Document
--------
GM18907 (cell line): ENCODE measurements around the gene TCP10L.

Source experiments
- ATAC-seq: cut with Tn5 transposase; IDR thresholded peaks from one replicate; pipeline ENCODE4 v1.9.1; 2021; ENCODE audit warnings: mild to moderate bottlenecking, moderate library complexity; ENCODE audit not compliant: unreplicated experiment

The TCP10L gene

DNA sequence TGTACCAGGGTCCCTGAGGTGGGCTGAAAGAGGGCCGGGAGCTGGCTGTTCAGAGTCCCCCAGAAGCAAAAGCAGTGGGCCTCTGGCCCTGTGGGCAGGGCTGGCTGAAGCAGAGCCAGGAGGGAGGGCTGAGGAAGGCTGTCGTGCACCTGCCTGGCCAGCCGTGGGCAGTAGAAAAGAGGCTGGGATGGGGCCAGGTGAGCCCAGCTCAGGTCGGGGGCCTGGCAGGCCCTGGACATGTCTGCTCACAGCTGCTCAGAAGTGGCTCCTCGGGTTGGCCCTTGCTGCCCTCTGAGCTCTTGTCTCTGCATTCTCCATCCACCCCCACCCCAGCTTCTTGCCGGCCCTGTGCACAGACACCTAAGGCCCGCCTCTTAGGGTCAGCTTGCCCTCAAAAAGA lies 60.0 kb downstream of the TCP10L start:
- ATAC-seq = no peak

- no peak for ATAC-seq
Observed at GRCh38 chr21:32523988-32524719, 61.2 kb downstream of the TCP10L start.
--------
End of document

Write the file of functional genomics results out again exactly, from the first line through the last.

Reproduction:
GM18907 (cell line): ENCODE measurements around the gene TCP10L.

Source experiments
- ATAC-seq: cut with Tn5 transposase; IDR thresholded peaks from one replicate; pipeline ENCODE4 v1.9.1; 2021; ENCODE audit warnings: mild to moderate bottlenecking, moderate library complexity; ENCODE audit not compliant: unreplicated experiment

The TCP10L gene

DNA sequence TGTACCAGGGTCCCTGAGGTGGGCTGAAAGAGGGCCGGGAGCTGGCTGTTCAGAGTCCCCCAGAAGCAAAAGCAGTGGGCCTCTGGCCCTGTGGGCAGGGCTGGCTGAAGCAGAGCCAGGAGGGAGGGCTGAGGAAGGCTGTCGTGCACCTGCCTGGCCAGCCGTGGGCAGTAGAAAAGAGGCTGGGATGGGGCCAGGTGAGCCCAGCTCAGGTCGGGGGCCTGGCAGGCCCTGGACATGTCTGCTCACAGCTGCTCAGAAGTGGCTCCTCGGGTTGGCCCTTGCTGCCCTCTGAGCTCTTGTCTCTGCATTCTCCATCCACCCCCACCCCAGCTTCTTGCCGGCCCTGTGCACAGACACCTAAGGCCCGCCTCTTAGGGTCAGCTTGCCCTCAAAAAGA lies 60.0 kb downstream of the TCP10L start:
- ATAC-seq = no peak

- no peak for ATAC-seq
Observed at GRCh38 chr21:32523988-32524719, 61.2 kb downstream of the TCP10L start.